Longlisted author interview with Al-Habib Sayah


When did you start writing Me and Haim and where did the inspiration for it come from?

I think it was after 18 months that I felt comfortable with a final draft, in terms of structure, to move on to working on the details. The proofreading and the publisher’s edits took about six months after that.

I don’t know if I can be convinced of the link between writing fiction to inspiration, but I am inclined instead to linking fiction to the preoccupation that fills the mind of every writer and keeps him/her up at night. Although I do not deny the factor of inspiration, or talent in fiction writing. However, I do not know exactly from where or how the idea of Me and Haim came to my mind in its initial form which is different from the finished manuscript it is now.

Now, having some distance from the text, I can attribute some of this to the power of place, the city of Saida, which has remained in my memory from when I was a child during and after the Liberation War. Some of the city’s monuments which have been destroyed or perished have been like a wound for me. The same power is true for some of its inhabitants, from the old Africans, Europeans and Jews who were very close to the Algerian people, speaking Arabic and with barely any difference in clothing, food and traditions save for religion. Place and people, in any novel, are linked to history. In writing Me and Haim, I could have been unconsciously reconstructing and resurrecting what has perished.

Did the novel take long to write and where were you when you finished it?

Writing fiction is an ongoing exercise. Whenever I have time and energy I can shorten the time it takes to write a novel, despite its size. This is because it depends on the results of previous exercises. Accordingly, each text I complete is an exercise for the following one. Perhaps the most important factor that could be decisive for my productivity is command of the language: semantically and structurally. Thus, Haim and Me could have taken around two years of ongoing work at a rate of ten hours a day. My exile of choice was in the city of Adrar, in southwestern Algeria, which has given me the space, light and solitude to start Haim and Me – and every other writing project – before ending it in Saida city where I live with my family.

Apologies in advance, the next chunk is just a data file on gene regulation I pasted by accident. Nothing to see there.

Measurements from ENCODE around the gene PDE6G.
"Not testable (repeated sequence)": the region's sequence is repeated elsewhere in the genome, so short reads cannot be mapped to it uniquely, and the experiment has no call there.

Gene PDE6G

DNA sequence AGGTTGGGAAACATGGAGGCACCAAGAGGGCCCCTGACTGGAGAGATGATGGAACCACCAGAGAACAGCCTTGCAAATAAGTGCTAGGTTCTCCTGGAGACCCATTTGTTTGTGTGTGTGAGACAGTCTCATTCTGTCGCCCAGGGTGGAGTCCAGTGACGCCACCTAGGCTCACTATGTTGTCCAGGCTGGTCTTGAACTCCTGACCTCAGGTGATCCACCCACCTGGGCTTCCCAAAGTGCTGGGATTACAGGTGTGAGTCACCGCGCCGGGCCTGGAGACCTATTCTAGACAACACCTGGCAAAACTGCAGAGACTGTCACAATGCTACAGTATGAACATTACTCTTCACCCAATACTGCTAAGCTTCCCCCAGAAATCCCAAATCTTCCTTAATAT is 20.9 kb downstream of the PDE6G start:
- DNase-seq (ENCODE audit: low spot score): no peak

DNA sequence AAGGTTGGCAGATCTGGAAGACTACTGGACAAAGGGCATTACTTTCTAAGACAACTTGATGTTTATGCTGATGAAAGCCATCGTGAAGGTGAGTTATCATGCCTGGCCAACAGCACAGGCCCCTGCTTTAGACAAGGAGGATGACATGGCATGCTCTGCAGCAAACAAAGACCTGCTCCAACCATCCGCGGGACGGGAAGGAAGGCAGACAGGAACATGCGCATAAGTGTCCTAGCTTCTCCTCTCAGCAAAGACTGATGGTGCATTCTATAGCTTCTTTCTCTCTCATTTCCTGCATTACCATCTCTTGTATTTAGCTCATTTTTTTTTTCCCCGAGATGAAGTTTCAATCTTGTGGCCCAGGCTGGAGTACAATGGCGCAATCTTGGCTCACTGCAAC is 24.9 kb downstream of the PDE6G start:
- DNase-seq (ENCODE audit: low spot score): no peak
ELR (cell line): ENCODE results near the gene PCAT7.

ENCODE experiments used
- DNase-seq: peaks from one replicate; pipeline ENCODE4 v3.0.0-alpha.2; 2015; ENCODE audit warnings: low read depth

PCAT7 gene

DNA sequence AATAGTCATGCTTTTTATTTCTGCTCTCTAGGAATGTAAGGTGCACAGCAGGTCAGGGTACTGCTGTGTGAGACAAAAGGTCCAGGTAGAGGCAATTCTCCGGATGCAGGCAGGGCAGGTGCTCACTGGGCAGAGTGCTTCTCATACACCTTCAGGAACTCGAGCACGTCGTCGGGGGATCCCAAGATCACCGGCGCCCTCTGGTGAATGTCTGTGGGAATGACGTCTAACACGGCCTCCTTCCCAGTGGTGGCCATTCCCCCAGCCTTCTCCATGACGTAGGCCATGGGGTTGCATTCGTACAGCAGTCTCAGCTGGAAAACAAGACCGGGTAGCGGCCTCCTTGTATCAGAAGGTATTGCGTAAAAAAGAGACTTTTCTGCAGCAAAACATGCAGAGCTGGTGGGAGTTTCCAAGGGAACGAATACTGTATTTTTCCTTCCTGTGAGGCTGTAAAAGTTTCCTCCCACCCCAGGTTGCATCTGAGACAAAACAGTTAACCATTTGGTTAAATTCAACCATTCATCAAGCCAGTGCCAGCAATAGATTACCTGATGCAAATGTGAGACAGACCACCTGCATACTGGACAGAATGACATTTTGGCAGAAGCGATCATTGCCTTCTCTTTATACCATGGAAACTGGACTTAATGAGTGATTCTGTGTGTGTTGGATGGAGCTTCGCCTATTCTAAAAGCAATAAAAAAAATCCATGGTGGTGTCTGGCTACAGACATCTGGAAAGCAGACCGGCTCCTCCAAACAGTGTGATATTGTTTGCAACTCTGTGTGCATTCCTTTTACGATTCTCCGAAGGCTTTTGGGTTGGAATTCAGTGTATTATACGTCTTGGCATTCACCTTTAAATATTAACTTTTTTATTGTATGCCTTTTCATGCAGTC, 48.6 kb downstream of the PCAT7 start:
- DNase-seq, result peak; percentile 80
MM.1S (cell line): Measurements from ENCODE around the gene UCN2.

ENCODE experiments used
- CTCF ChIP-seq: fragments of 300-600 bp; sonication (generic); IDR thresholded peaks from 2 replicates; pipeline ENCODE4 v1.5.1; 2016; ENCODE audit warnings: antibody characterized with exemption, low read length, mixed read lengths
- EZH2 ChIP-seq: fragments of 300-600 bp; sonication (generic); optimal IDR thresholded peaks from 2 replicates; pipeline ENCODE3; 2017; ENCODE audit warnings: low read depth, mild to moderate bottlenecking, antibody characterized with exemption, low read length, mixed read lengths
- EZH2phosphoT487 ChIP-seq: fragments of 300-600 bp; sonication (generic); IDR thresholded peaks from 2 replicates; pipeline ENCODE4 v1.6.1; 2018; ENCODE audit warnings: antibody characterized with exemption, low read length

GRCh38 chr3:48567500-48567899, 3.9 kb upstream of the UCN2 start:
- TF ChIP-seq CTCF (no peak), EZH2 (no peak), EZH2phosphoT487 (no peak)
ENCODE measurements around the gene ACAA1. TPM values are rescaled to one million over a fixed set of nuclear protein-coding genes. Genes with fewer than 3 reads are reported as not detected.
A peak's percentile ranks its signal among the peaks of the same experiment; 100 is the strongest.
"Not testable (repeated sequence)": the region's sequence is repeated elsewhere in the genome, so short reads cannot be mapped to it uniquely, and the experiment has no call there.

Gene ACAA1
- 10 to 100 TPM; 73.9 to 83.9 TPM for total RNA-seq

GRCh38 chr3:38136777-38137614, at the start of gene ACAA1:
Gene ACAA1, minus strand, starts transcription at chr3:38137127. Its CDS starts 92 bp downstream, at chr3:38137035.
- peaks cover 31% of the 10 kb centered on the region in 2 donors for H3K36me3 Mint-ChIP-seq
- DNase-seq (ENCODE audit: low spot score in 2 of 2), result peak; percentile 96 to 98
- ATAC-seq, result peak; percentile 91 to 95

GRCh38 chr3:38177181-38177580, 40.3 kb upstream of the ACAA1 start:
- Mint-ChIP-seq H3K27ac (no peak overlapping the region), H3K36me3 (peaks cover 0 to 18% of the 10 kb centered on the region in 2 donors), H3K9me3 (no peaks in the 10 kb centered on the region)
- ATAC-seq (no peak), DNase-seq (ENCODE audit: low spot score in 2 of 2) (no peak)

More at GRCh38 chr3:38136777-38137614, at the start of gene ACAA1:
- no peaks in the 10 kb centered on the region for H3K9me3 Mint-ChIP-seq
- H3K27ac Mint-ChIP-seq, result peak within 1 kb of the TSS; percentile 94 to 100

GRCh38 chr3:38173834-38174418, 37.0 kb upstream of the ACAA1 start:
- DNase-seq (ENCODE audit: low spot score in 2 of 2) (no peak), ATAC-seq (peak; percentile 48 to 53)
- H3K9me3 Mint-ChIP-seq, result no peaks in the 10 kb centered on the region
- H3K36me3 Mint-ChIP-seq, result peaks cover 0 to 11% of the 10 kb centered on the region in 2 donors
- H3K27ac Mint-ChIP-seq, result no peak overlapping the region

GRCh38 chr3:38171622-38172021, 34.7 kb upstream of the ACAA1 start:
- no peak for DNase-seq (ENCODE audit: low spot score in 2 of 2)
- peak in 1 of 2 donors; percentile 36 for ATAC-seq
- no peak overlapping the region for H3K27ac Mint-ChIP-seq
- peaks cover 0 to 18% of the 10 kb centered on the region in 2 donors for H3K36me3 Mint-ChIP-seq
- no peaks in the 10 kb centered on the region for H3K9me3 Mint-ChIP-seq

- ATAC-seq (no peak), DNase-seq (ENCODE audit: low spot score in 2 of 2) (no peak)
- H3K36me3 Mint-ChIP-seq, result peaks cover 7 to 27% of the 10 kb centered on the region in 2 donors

How have readers and critics received it?

I think due to the spread of communication channels, it is now possible to have a direct relationship – even if virtually – between a writer and his/her readers. This is very important. Many readers that I only know virtually told me that they bought my novel and that they are reading it. And they often discuss it with me. It renews my confidence in continuing to write. There is another type of reader: researchers and university students who are writing their dissertations. They are plenty of those, based on the ones who contacted me, and who also came to the booksigning at the Algeria International Book Fair. As for the critics, this will require some time to digest the novel, as what has been written about it so far by writers and published in some online websites or prominent newspapers has been very encouraging.

What is your next literary project?

Honestly, I am in the company of Haim and Me. This does not mean I am not preoccupied with a new project that might awaken in me at any moment. Then I would have to answer the question coming from the depth of my soul: “And now, after Haim and Me how will you write?” because the question “What will I write?” is not important for me.